Filling the Survival Horror shaped hole in my life vacated by Resident Evil, the original Dead Space was amazing. Strategic dismemberment was fresh and exciting, and I spent it with neither enough ammo or clean pairs of pants.
EA, arbiters of well run game series, smelt a franchise, and opened up the sequel to a wider audience. Come on already! I wasn’t surprised, but with Dead Space 2’s greater action focus, this franchise was taking a similar path to RE.
But DS2 was still a good game and it sold really well. You don’t need many guesses to figure out what that encouraged EA and Developer Visceral to do. With the third entry we have further diversification from what initially made the franchise so popular. But this time I had a secret weapon…adjusted and realistic expectations! I spent most of Dead Space 3 happily dismembering more nasty necromorphs whilst finding out what ‘make us whole’ means.
Dead Space 3 is a fantastic looking game; one of the shining examples of graphical detail in the seventh generation of consoles. Isaac’s HUD still remains as strong a design point as ever, though the eyes of all the characters can look dead at times. Ice planet Tau Volantis makes for a pleasing change in scenery, though fear not, there are still plenty of tight corridors.
The gameplay is very much ‘if it ain’t broke’, but takes on several large additions. The first is co-op, which I didn’t get into. My only comment is that there’s nothing like a door saying ‘co-op only’ to pull break your immersion.
The second change is that now you build your weapons at the bench as opposed to buying them. Initially confusing, I grew to enjoy it, and soon settled on a weapon that perfectly suited my play style.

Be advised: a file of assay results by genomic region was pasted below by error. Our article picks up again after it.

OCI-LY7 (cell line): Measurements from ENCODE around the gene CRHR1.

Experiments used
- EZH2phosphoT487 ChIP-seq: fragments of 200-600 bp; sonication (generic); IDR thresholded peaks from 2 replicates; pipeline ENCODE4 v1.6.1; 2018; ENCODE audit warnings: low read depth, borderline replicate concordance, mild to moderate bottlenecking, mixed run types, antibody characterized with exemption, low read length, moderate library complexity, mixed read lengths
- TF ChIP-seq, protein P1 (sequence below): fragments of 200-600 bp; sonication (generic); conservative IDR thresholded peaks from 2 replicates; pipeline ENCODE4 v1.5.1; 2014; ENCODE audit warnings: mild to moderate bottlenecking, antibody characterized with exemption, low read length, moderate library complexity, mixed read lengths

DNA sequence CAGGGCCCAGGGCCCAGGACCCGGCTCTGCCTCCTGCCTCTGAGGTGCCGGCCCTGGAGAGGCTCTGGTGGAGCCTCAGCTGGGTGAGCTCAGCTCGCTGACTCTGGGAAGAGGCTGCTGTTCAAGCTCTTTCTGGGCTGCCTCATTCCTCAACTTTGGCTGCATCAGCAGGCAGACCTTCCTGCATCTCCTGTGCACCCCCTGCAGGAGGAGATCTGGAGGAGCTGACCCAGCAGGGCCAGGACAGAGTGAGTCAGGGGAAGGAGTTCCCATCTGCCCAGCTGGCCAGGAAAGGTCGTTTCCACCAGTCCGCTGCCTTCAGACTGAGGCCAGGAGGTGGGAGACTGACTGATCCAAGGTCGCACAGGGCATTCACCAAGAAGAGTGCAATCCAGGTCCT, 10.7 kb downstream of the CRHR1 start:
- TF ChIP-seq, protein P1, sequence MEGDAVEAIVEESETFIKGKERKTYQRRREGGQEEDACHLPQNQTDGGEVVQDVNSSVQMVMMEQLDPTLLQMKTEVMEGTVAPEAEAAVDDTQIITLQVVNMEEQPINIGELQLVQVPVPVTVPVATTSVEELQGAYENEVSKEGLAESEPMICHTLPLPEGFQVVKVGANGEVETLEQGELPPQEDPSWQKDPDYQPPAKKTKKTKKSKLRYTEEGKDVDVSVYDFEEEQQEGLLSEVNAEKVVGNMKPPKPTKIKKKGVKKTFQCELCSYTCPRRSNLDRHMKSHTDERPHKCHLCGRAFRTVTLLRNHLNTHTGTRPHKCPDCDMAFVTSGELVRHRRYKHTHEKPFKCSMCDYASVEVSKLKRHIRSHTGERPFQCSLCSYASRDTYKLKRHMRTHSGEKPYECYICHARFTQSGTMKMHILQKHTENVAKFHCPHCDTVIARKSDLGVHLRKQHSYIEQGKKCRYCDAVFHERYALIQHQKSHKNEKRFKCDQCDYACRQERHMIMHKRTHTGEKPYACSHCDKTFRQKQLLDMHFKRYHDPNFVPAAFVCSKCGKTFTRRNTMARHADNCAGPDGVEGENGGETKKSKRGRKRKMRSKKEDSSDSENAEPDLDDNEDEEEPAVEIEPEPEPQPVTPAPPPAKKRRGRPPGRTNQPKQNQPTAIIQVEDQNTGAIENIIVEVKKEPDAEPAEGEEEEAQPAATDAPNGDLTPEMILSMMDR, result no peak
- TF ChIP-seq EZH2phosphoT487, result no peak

Last but not least, we have human enemies. They aren’t stupid, taking cover and trying to rush me at appropriate times, but their frailty compared to necros makes them easier enemies.
It’s got the looks and it’s got the moves, but Dead Space 3 was ultimately disappointing. But before we get into that, play this game on hard if you’ve played the others. Realising I could buy copious amounts of ammunition, allied to my already finely-honed dismemberment skills, made things pretty easy.
Isaac, the main protagonist of the trilogy, has completed his transformation from troubled mute to all action hero, and it has cost him. The voice acting throughout is great, but I can’t shake a feeling that Isaac should have stayed silent. He’s far less unhinged now too. I’m happy that Isaac is feeling better, but his less than straightforward psyche has been an intriguing part of previous games, making him both interesting and a dubious narrator.
A healthier hero is one thing. But Dead Space 3 faces a much bigger problem that can’t be ignored; a story full of padding.
It took me roughly 12 hours to complete the 19 chapters on normal difficulty. Lop six of those chapters off and you wouldn’t lose anything. Even worse, the ending is unforgivable, as it doesn’t provide anything like a satisfying payoff for the trilogy. I still needed to hit Wikipedia to make any sense of it all.
At this point I’ll touch briefly on the DLC, Awakened, which manages to both rip you off and spoil what came before. Not only does it recycle old areas, but it’s clichéd to hell. The ending even manages to double down on the disappointment of the main game, by making all of your actions feel pointless. It’s damn infuriating, and not the feeling you want to be left with after three games.
Like Resident Evil before it, Dead Space became popular through a mix of clever design, an interesting story, and edge of your seat survival horror. If anything Dead Space did it better in places. But it’s dead in the water now, it’s need to reach out and devour bigger audiences doing more damage to it than a necromorph ever could.
Dead Space 3 is far from a bad game. I don’t complete games in a week if I don’t enjoy playing them. But it’s forgotten what made it awesome in the first place.